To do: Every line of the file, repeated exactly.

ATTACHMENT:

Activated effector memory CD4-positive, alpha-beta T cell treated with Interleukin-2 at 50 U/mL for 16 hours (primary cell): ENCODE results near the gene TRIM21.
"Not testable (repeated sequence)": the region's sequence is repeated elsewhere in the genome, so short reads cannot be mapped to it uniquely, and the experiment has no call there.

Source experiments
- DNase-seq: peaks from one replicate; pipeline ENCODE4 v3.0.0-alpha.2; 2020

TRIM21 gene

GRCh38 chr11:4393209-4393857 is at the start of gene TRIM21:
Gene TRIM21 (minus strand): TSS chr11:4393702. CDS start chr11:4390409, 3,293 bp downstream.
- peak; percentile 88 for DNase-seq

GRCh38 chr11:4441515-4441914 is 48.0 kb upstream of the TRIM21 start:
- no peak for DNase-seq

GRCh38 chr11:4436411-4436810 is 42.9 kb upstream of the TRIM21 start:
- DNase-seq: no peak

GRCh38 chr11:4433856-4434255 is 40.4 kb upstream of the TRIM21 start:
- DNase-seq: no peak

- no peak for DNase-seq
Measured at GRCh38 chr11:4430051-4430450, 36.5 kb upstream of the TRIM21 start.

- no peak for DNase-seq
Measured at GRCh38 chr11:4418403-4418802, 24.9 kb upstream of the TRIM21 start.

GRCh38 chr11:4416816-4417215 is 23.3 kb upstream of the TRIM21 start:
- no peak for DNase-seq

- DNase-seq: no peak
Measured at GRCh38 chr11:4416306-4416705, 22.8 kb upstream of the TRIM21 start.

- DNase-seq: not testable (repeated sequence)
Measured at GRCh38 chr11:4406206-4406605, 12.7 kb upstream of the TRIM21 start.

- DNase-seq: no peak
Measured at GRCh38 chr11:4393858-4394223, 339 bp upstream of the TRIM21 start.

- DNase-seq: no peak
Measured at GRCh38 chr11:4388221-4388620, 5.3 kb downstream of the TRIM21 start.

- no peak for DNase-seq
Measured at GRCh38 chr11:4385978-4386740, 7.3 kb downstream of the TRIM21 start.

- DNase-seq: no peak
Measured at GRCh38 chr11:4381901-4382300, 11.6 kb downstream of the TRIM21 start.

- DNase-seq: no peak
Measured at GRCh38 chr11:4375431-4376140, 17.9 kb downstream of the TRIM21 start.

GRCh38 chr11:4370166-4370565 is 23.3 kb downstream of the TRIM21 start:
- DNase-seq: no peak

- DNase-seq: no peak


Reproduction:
Activated effector memory CD4-positive, alpha-beta T cell treated with Interleukin-2 at 50 U/mL for 16 hours (primary cell): ENCODE results near the gene TRIM21.
"Not testable (repeated sequence)": the region's sequence is repeated elsewhere in the genome, so short reads cannot be mapped to it uniquely, and the experiment has no call there.

Source experiments
- DNase-seq: peaks from one replicate; pipeline ENCODE4 v3.0.0-alpha.2; 2020

TRIM21 gene

GRCh38 chr11:4393209-4393857 is at the start of gene TRIM21:
Gene TRIM21 (minus strand): TSS chr11:4393702. CDS start chr11:4390409, 3,293 bp downstream.
- peak; percentile 88 for DNase-seq

GRCh38 chr11:4441515-4441914 is 48.0 kb upstream of the TRIM21 start:
- no peak for DNase-seq

GRCh38 chr11:4436411-4436810 is 42.9 kb upstream of the TRIM21 start:
- DNase-seq: no peak

GRCh38 chr11:4433856-4434255 is 40.4 kb upstream of the TRIM21 start:
- DNase-seq: no peak

- no peak for DNase-seq
Measured at GRCh38 chr11:4430051-4430450, 36.5 kb upstream of the TRIM21 start.

- no peak for DNase-seq
Measured at GRCh38 chr11:4418403-4418802, 24.9 kb upstream of the TRIM21 start.

GRCh38 chr11:4416816-4417215 is 23.3 kb upstream of the TRIM21 start:
- no peak for DNase-seq

- DNase-seq: no peak
Measured at GRCh38 chr11:4416306-4416705, 22.8 kb upstream of the TRIM21 start.

- DNase-seq: not testable (repeated sequence)
Measured at GRCh38 chr11:4406206-4406605, 12.7 kb upstream of the TRIM21 start.

- DNase-seq: no peak
Measured at GRCh38 chr11:4393858-4394223, 339 bp upstream of the TRIM21 start.

- DNase-seq: no peak
Measured at GRCh38 chr11:4388221-4388620, 5.3 kb downstream of the TRIM21 start.

- no peak for DNase-seq
Measured at GRCh38 chr11:4385978-4386740, 7.3 kb downstream of the TRIM21 start.

- DNase-seq: no peak
Measured at GRCh38 chr11:4381901-4382300, 11.6 kb downstream of the TRIM21 start.

- DNase-seq: no peak
Measured at GRCh38 chr11:4375431-4376140, 17.9 kb downstream of the TRIM21 start.

GRCh38 chr11:4370166-4370565 is 23.3 kb downstream of the TRIM21 start:
- DNase-seq: no peak

- DNase-seq: no peak